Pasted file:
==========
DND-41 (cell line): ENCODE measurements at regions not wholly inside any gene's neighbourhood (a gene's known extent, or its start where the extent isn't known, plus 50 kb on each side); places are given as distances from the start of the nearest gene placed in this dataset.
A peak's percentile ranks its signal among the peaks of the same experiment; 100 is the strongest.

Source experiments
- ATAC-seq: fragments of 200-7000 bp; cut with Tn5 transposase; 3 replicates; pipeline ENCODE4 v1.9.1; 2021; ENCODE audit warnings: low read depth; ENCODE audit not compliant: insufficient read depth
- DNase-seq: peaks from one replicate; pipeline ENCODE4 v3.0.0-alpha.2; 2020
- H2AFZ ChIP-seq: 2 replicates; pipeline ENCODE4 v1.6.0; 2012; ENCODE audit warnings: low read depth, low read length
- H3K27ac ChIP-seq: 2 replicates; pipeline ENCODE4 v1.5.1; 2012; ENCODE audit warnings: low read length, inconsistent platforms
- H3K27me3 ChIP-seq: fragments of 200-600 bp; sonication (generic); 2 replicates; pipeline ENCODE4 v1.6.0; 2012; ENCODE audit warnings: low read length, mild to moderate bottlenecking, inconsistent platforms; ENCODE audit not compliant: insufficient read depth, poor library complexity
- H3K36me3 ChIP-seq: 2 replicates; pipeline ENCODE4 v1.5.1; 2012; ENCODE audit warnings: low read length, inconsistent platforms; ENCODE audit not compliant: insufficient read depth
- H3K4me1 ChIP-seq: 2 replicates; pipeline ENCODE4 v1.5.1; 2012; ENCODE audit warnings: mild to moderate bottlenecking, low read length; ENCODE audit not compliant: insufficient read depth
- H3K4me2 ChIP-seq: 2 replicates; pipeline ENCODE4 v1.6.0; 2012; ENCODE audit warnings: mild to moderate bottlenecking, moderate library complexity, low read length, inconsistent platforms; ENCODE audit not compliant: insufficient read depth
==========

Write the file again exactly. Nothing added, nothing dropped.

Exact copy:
DND-41 (cell line): ENCODE measurements at regions not wholly inside any gene's neighbourhood (a gene's known extent, or its start where the extent isn't known, plus 50 kb on each side); places are given as distances from the start of the nearest gene placed in this dataset.
A peak's percentile ranks its signal among the peaks of the same experiment; 100 is the strongest.

Source experiments
- ATAC-seq: fragments of 200-7000 bp; cut with Tn5 transposase; 3 replicates; pipeline ENCODE4 v1.9.1; 2021; ENCODE audit warnings: low read depth; ENCODE audit not compliant: insufficient read depth
- DNase-seq: peaks from one replicate; pipeline ENCODE4 v3.0.0-alpha.2; 2020
- H2AFZ ChIP-seq: 2 replicates; pipeline ENCODE4 v1.6.0; 2012; ENCODE audit warnings: low read depth, low read length
- H3K27ac ChIP-seq: 2 replicates; pipeline ENCODE4 v1.5.1; 2012; ENCODE audit warnings: low read length, inconsistent platforms
- H3K27me3 ChIP-seq: fragments of 200-600 bp; sonication (generic); 2 replicates; pipeline ENCODE4 v1.6.0; 2012; ENCODE audit warnings: low read length, mild to moderate bottlenecking, inconsistent platforms; ENCODE audit not compliant: insufficient read depth, poor library complexity
- H3K36me3 ChIP-seq: 2 replicates; pipeline ENCODE4 v1.5.1; 2012; ENCODE audit warnings: low read length, inconsistent platforms; ENCODE audit not compliant: insufficient read depth
- H3K4me1 ChIP-seq: 2 replicates; pipeline ENCODE4 v1.5.1; 2012; ENCODE audit warnings: mild to moderate bottlenecking, low read length; ENCODE audit not compliant: insufficient read depth
- H3K4me2 ChIP-seq: 2 replicates; pipeline ENCODE4 v1.6.0; 2012; ENCODE audit warnings: mild to moderate bottlenecking, moderate library complexity, low read length, inconsistent platforms; ENCODE audit not compliant: insufficient read depth